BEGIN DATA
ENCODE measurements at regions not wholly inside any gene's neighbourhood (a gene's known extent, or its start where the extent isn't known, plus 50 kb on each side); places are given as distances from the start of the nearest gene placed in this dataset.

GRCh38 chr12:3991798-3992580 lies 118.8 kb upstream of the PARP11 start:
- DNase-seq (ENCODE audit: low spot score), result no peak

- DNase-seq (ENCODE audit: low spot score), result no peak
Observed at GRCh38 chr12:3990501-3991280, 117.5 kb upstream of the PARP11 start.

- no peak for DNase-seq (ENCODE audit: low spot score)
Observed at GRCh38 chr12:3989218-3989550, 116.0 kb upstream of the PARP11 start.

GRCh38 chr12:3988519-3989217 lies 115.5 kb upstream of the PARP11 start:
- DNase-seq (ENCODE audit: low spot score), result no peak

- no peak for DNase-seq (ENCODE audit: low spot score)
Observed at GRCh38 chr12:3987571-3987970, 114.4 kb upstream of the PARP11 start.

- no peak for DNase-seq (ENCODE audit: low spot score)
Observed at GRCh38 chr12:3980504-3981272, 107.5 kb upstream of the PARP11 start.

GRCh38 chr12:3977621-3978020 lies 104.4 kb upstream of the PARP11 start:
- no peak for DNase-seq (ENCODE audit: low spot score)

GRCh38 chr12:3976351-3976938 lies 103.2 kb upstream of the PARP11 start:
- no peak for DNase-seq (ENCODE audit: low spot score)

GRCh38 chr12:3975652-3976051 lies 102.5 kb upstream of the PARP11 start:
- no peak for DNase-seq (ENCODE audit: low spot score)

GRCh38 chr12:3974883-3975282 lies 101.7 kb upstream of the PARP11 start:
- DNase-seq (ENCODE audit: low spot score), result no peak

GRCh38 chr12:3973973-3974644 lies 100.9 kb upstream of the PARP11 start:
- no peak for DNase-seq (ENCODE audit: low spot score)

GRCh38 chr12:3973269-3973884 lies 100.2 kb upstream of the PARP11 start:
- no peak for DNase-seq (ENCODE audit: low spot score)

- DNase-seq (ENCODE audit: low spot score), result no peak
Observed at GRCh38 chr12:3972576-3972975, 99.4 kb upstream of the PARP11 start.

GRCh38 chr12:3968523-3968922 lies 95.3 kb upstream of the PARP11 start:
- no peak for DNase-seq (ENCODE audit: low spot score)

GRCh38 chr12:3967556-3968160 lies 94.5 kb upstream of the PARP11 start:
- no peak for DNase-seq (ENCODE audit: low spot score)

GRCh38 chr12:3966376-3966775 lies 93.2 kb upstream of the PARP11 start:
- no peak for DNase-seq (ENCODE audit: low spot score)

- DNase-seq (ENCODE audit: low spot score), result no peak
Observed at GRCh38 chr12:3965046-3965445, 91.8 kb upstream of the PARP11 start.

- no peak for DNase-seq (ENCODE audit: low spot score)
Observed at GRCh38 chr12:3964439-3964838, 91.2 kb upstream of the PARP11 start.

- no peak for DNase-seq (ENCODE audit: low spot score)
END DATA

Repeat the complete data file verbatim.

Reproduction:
ENCODE measurements at regions not wholly inside any gene's neighbourhood (a gene's known extent, or its start where the extent isn't known, plus 50 kb on each side); places are given as distances from the start of the nearest gene placed in this dataset.

GRCh38 chr12:3991798-3992580 lies 118.8 kb upstream of the PARP11 start:
- DNase-seq (ENCODE audit: low spot score), result no peak

- DNase-seq (ENCODE audit: low spot score), result no peak
Observed at GRCh38 chr12:3990501-3991280, 117.5 kb upstream of the PARP11 start.

- no peak for DNase-seq (ENCODE audit: low spot score)
Observed at GRCh38 chr12:3989218-3989550, 116.0 kb upstream of the PARP11 start.

GRCh38 chr12:3988519-3989217 lies 115.5 kb upstream of the PARP11 start:
- DNase-seq (ENCODE audit: low spot score), result no peak

- no peak for DNase-seq (ENCODE audit: low spot score)
Observed at GRCh38 chr12:3987571-3987970, 114.4 kb upstream of the PARP11 start.

- no peak for DNase-seq (ENCODE audit: low spot score)
Observed at GRCh38 chr12:3980504-3981272, 107.5 kb upstream of the PARP11 start.

GRCh38 chr12:3977621-3978020 lies 104.4 kb upstream of the PARP11 start:
- no peak for DNase-seq (ENCODE audit: low spot score)

GRCh38 chr12:3976351-3976938 lies 103.2 kb upstream of the PARP11 start:
- no peak for DNase-seq (ENCODE audit: low spot score)

GRCh38 chr12:3975652-3976051 lies 102.5 kb upstream of the PARP11 start:
- no peak for DNase-seq (ENCODE audit: low spot score)

GRCh38 chr12:3974883-3975282 lies 101.7 kb upstream of the PARP11 start:
- DNase-seq (ENCODE audit: low spot score), result no peak

GRCh38 chr12:3973973-3974644 lies 100.9 kb upstream of the PARP11 start:
- no peak for DNase-seq (ENCODE audit: low spot score)

GRCh38 chr12:3973269-3973884 lies 100.2 kb upstream of the PARP11 start:
- no peak for DNase-seq (ENCODE audit: low spot score)

- DNase-seq (ENCODE audit: low spot score), result no peak
Observed at GRCh38 chr12:3972576-3972975, 99.4 kb upstream of the PARP11 start.

GRCh38 chr12:3968523-3968922 lies 95.3 kb upstream of the PARP11 start:
- no peak for DNase-seq (ENCODE audit: low spot score)

GRCh38 chr12:3967556-3968160 lies 94.5 kb upstream of the PARP11 start:
- no peak for DNase-seq (ENCODE audit: low spot score)

GRCh38 chr12:3966376-3966775 lies 93.2 kb upstream of the PARP11 start:
- no peak for DNase-seq (ENCODE audit: low spot score)

- DNase-seq (ENCODE audit: low spot score), result no peak
Observed at GRCh38 chr12:3965046-3965445, 91.8 kb upstream of the PARP11 start.

- no peak for DNase-seq (ENCODE audit: low spot score)
Observed at GRCh38 chr12:3964439-3964838, 91.2 kb upstream of the PARP11 start.

- no peak for DNase-seq (ENCODE audit: low spot score)